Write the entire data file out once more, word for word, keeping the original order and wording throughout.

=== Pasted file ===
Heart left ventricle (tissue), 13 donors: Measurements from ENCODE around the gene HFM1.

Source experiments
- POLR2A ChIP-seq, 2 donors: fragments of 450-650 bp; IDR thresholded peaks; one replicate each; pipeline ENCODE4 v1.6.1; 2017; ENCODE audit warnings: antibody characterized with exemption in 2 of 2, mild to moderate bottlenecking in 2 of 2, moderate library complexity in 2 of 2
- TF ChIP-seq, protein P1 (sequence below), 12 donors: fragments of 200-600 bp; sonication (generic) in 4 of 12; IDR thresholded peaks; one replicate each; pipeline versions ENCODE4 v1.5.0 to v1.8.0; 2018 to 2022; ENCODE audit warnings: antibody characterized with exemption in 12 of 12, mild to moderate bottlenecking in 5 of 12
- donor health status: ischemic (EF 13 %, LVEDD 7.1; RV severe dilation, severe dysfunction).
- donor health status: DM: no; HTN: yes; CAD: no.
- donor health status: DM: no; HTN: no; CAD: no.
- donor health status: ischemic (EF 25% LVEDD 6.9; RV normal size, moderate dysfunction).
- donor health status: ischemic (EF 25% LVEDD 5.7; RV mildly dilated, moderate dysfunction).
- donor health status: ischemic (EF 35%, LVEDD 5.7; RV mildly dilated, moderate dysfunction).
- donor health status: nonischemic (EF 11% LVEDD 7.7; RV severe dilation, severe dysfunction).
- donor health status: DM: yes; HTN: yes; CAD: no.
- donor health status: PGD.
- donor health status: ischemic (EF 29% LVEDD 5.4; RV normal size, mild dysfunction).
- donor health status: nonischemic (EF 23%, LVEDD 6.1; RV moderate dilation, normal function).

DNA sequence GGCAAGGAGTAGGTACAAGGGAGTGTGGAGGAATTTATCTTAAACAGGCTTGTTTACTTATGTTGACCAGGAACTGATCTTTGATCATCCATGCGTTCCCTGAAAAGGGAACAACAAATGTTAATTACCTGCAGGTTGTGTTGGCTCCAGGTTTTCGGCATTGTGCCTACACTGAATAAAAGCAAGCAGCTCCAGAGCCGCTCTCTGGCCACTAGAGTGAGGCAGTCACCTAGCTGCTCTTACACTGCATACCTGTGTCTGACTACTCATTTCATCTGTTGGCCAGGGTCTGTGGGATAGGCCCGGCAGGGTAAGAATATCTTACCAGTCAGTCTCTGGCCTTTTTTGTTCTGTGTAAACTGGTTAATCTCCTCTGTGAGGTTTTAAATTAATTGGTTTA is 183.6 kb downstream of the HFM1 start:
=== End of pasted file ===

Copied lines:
Heart left ventricle (tissue), 13 donors: Measurements from ENCODE around the gene HFM1.

Source experiments
- POLR2A ChIP-seq, 2 donors: fragments of 450-650 bp; IDR thresholded peaks; one replicate each; pipeline ENCODE4 v1.6.1; 2017; ENCODE audit warnings: antibody characterized with exemption in 2 of 2, mild to moderate bottlenecking in 2 of 2, moderate library complexity in 2 of 2
- TF ChIP-seq, protein P1 (sequence below), 12 donors: fragments of 200-600 bp; sonication (generic) in 4 of 12; IDR thresholded peaks; one replicate each; pipeline versions ENCODE4 v1.5.0 to v1.8.0; 2018 to 2022; ENCODE audit warnings: antibody characterized with exemption in 12 of 12, mild to moderate bottlenecking in 5 of 12
- donor health status: ischemic (EF 13 %, LVEDD 7.1; RV severe dilation, severe dysfunction).
- donor health status: DM: no; HTN: yes; CAD: no.
- donor health status: DM: no; HTN: no; CAD: no.
- donor health status: ischemic (EF 25% LVEDD 6.9; RV normal size, moderate dysfunction).
- donor health status: ischemic (EF 25% LVEDD 5.7; RV mildly dilated, moderate dysfunction).
- donor health status: ischemic (EF 35%, LVEDD 5.7; RV mildly dilated, moderate dysfunction).
- donor health status: nonischemic (EF 11% LVEDD 7.7; RV severe dilation, severe dysfunction).
- donor health status: DM: yes; HTN: yes; CAD: no.
- donor health status: PGD.
- donor health status: ischemic (EF 29% LVEDD 5.4; RV normal size, mild dysfunction).
- donor health status: nonischemic (EF 23%, LVEDD 6.1; RV moderate dilation, normal function).

DNA sequence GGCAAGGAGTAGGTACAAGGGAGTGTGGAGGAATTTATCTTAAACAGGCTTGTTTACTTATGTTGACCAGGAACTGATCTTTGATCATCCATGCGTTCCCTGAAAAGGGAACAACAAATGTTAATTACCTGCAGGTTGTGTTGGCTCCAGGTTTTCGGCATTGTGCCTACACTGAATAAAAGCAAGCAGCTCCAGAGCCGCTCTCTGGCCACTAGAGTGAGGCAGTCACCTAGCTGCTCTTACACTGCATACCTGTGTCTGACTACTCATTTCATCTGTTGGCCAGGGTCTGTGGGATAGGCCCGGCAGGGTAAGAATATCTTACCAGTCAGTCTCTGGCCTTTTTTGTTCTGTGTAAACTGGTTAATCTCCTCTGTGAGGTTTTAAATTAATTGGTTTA is 183.6 kb downstream of the HFM1 start: